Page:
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It's Prog, Jim, But Not As We Know It: The Chambers Brothers

Making the case for The Chambers Brothers - The Time Has Come's addition to the prog canon

For whatever reason, not many bands who’ve come from a soul background have ever effectively embraced psychedelic prog. The Chambers Brothers are one of the exceptions.

Hailing from Mississippi, they got their first taste of musical performance in a local baptist church. When eldest brother George was discharged from the army, they relocated to LA, and spent the next decade playing a mixture of gospel and folk. It was in ’65 when they got their big break. American folk singer and former member of the Weavers, Pete Seeger helped get them on the bill for the prestigious Newport Folk Festival, and they received such a strong reception that it led to further appearances at high profile venues like Fillmore West in San Francisco and Fillmore East in New York.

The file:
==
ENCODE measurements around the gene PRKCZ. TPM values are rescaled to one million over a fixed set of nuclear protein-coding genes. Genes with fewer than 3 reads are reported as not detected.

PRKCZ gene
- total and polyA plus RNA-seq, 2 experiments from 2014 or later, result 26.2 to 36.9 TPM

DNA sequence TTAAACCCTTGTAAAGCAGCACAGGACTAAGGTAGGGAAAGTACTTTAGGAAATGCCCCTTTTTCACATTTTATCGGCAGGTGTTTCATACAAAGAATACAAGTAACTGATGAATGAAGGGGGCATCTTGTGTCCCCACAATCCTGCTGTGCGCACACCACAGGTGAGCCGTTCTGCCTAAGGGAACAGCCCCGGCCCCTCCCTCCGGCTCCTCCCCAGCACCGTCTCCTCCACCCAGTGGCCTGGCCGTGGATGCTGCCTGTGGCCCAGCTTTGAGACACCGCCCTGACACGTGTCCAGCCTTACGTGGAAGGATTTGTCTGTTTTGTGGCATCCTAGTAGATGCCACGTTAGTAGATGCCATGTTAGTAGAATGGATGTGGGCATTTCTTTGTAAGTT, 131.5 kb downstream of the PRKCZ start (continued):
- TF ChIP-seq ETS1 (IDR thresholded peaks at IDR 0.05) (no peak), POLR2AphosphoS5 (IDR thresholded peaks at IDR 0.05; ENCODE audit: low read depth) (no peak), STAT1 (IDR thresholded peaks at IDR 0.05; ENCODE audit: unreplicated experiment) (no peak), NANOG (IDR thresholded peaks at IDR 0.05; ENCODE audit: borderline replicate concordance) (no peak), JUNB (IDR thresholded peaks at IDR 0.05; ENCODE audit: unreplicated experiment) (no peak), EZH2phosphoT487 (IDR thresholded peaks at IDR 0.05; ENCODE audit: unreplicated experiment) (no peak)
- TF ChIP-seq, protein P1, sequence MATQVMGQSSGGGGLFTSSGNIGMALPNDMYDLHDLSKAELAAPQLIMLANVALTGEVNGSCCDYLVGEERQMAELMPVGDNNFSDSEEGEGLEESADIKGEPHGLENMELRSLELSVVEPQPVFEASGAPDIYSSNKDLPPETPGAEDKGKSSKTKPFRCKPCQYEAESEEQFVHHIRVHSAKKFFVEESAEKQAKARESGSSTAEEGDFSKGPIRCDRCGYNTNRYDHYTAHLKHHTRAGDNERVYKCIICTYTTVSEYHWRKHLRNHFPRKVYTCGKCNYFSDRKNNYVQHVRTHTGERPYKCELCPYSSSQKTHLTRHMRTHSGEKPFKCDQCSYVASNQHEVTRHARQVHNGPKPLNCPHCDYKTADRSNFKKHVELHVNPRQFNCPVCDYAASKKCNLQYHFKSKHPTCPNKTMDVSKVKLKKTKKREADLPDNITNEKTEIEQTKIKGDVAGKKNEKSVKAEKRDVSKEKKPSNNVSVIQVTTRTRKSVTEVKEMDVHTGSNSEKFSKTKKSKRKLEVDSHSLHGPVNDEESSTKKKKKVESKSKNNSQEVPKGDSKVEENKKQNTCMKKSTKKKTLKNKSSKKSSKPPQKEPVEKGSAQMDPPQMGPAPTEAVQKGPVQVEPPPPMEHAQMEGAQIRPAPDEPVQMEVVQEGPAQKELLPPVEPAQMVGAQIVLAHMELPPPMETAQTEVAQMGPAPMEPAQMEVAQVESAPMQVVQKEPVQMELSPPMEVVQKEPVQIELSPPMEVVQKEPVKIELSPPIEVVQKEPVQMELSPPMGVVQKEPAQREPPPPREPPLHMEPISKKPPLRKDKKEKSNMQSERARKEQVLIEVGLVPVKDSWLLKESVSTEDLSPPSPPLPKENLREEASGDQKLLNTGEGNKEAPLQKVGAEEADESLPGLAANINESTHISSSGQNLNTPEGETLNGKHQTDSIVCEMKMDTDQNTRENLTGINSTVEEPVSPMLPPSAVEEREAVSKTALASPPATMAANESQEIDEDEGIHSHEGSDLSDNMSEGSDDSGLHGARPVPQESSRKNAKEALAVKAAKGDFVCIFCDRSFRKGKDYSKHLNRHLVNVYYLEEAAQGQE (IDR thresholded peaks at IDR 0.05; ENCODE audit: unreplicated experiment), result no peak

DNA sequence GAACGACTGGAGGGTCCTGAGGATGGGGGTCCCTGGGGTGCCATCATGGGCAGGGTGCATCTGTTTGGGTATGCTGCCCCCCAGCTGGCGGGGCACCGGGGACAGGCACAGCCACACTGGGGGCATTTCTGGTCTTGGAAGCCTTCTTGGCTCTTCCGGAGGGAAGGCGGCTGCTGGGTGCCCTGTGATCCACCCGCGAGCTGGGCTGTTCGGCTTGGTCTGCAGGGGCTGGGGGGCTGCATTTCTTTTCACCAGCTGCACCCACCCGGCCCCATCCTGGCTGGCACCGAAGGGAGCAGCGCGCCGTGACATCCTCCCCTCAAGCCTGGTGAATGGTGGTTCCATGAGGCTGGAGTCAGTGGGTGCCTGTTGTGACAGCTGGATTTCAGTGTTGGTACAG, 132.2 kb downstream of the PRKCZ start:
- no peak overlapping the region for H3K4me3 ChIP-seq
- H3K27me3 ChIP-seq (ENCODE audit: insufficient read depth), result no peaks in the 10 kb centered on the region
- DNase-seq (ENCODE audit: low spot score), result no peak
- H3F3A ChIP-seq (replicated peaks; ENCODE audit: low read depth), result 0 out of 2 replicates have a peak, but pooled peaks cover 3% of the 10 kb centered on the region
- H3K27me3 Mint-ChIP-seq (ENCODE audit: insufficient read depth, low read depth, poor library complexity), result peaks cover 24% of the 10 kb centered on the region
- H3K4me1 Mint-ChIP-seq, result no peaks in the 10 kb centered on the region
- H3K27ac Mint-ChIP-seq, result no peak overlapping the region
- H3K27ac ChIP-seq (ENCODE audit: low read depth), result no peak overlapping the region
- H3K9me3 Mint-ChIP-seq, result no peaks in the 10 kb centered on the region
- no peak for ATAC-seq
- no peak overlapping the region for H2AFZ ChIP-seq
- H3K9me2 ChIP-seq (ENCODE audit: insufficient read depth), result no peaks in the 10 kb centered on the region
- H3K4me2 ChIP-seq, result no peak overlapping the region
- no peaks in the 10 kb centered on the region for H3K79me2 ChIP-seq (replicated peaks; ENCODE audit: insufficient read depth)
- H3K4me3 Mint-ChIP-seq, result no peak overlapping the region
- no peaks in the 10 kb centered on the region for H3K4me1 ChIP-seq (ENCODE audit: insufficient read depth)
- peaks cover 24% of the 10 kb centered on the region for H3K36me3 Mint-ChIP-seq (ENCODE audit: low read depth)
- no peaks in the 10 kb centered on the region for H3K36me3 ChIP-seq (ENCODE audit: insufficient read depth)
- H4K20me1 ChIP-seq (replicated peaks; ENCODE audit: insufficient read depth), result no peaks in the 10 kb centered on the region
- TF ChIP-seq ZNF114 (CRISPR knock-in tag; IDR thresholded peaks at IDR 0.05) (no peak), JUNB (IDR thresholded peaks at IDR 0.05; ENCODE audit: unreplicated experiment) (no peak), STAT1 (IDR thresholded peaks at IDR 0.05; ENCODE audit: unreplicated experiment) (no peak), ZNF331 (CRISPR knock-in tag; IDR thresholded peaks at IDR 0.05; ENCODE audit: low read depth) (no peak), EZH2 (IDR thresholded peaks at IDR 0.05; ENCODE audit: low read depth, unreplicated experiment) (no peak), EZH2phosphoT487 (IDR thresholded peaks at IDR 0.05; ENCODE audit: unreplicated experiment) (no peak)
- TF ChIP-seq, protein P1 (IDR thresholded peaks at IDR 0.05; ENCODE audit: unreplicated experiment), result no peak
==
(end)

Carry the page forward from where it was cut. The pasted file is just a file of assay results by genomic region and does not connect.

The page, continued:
By this juncture, the brothers – bassist George, guitarists Willie and Joe plus harmonica player Lester – had developed a style that was a mix of rock and soul, with daubs of gospel and blues. But by 1967, when The Time Has Come was released, they’d signed to Columbia, convincingly reinventing themselves as a band, and had revised their approach to include more than a hint of the psychedelic sound which was sweeping the nation at the time. It’s on this album where it all comes into fruition. With the addition of drummer Brian Keenan, the band stretched out and engagingly explore how to organically meld their established soul and gospel inferences with a more rigorous psychedelic routing. It’s a triumph.

From the archive

From the archive

From the archive


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